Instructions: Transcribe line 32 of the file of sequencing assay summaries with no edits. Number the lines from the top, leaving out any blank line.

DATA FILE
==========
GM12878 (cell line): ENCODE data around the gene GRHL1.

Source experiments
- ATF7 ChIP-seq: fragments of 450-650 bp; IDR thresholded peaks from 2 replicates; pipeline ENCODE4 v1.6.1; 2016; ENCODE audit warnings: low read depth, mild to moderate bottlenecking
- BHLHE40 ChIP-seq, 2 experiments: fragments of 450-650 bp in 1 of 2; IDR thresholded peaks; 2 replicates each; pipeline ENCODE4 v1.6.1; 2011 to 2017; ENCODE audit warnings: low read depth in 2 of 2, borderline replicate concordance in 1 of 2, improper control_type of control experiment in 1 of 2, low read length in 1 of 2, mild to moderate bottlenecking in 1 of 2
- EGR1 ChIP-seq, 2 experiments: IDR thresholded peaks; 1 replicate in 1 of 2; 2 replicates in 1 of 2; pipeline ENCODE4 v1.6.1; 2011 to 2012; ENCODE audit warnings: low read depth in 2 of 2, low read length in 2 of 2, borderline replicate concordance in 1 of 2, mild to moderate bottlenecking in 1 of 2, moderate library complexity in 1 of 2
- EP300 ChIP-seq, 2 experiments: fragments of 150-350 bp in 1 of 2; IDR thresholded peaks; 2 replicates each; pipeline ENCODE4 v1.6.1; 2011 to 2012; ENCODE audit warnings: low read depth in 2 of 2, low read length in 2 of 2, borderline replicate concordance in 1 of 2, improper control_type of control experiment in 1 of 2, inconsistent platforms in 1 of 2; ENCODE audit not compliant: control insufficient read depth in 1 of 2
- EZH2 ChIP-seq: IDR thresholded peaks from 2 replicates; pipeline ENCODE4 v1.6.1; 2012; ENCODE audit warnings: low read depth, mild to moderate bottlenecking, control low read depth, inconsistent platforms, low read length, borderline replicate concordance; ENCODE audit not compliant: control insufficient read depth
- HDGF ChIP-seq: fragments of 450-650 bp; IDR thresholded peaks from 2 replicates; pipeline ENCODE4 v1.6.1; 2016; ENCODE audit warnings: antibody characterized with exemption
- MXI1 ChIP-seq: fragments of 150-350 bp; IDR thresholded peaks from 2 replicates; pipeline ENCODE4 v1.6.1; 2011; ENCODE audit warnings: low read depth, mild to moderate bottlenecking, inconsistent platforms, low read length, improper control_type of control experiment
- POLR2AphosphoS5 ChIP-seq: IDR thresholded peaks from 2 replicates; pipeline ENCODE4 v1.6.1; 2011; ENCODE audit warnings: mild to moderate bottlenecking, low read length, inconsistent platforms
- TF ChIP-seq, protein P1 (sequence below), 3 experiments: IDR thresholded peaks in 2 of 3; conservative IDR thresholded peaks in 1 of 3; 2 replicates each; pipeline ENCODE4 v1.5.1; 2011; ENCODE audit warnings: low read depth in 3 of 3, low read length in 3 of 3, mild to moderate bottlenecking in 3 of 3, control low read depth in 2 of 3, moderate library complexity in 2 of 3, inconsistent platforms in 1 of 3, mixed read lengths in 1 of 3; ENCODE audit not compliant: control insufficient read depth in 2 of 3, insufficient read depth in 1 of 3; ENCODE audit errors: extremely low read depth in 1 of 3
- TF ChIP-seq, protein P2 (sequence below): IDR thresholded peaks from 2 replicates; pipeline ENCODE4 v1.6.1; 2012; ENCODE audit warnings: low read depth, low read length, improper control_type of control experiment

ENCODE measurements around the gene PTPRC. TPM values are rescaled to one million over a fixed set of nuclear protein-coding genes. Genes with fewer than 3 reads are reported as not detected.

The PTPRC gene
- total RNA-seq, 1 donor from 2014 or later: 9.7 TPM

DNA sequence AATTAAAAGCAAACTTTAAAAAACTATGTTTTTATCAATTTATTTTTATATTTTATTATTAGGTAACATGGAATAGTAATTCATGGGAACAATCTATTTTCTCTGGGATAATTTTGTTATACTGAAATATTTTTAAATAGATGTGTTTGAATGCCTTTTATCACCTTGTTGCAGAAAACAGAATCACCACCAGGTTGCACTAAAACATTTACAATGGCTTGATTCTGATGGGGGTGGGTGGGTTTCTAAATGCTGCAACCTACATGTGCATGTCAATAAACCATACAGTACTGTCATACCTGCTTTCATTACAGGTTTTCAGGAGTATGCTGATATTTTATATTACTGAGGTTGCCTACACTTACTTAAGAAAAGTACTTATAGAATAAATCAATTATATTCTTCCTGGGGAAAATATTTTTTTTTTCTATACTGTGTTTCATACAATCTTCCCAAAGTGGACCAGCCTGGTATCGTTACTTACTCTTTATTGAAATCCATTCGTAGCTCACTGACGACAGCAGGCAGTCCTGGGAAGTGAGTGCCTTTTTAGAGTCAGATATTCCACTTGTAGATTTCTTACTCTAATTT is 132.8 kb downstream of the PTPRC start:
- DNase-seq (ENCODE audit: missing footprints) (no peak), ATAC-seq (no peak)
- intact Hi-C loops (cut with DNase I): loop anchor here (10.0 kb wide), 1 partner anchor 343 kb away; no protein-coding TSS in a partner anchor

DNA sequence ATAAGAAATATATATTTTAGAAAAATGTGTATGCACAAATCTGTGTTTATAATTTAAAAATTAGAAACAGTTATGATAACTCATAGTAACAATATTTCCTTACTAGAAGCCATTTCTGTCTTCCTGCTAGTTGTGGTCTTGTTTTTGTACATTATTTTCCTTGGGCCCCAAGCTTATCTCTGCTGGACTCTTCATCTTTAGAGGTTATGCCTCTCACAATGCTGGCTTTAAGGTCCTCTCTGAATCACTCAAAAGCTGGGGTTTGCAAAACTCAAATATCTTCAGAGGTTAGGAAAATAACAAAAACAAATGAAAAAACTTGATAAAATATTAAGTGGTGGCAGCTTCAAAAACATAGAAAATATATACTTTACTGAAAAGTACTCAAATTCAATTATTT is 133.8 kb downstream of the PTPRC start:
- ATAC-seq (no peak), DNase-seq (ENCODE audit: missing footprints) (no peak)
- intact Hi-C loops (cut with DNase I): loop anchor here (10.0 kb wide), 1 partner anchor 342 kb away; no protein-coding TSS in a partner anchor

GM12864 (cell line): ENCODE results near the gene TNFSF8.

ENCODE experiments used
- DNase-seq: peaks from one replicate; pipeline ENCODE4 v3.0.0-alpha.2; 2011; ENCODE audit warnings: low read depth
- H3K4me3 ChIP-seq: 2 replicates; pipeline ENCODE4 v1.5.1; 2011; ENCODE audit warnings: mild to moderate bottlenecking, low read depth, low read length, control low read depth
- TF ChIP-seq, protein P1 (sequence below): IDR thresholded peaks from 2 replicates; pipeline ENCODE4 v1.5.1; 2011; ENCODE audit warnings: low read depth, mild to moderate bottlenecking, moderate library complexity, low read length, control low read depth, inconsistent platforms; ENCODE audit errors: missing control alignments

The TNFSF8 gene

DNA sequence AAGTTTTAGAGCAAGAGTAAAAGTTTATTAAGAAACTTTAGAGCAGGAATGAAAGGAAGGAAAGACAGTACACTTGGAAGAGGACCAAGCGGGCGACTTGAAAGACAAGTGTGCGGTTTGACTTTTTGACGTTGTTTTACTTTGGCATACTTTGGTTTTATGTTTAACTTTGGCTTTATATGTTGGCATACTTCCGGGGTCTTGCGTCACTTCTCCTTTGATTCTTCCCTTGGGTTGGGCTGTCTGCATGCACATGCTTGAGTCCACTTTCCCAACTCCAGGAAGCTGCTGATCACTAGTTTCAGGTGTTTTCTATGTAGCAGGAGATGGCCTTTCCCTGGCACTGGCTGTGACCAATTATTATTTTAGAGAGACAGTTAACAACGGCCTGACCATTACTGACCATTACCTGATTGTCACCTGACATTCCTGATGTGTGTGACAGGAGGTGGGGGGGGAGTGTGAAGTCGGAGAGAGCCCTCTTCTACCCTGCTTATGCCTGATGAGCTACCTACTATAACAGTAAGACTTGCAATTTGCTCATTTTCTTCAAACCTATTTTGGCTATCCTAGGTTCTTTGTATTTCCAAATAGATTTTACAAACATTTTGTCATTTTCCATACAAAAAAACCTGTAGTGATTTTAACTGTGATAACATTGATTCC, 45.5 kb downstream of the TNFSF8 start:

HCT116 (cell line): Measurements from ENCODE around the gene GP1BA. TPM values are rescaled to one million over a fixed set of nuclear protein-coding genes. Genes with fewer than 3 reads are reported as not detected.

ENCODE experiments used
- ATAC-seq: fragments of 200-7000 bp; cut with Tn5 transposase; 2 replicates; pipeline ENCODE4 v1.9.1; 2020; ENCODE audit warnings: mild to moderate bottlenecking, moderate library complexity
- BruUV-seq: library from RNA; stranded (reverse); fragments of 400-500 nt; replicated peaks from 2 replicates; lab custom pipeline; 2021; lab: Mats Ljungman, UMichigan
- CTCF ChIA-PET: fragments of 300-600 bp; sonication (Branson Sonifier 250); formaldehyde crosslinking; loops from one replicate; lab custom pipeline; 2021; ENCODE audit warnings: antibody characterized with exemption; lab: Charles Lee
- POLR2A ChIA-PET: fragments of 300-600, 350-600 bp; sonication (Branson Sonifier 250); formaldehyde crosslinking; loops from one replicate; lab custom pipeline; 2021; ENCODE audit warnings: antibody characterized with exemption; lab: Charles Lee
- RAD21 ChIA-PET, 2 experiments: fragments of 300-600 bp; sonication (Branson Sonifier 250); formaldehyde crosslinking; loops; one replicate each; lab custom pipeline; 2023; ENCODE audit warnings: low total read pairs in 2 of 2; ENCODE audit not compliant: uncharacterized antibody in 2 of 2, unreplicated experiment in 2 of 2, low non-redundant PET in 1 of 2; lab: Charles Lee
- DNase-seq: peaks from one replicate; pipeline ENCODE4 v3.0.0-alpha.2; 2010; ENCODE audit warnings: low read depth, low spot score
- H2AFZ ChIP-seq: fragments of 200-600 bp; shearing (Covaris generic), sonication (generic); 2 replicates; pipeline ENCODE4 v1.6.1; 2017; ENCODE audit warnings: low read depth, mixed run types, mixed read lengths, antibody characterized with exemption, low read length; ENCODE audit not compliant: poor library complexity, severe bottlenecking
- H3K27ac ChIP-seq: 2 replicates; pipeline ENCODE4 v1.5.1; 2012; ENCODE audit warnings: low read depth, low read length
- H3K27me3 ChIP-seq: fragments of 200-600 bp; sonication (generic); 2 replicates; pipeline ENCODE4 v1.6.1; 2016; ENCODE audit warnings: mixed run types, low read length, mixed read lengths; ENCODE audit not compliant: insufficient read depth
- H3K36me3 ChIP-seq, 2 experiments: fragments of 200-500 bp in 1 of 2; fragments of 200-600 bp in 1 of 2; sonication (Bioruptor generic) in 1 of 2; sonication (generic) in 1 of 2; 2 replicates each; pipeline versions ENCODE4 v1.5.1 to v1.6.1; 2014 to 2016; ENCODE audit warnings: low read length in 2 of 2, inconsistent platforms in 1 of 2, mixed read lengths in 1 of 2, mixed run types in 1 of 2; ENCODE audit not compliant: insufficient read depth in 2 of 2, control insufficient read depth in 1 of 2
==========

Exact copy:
- BruUV-seq: library from RNA; stranded (reverse); fragments of 400-500 nt; replicated peaks from 2 replicates; lab custom pipeline; 2021; lab: Mats Ljungman, UMichigan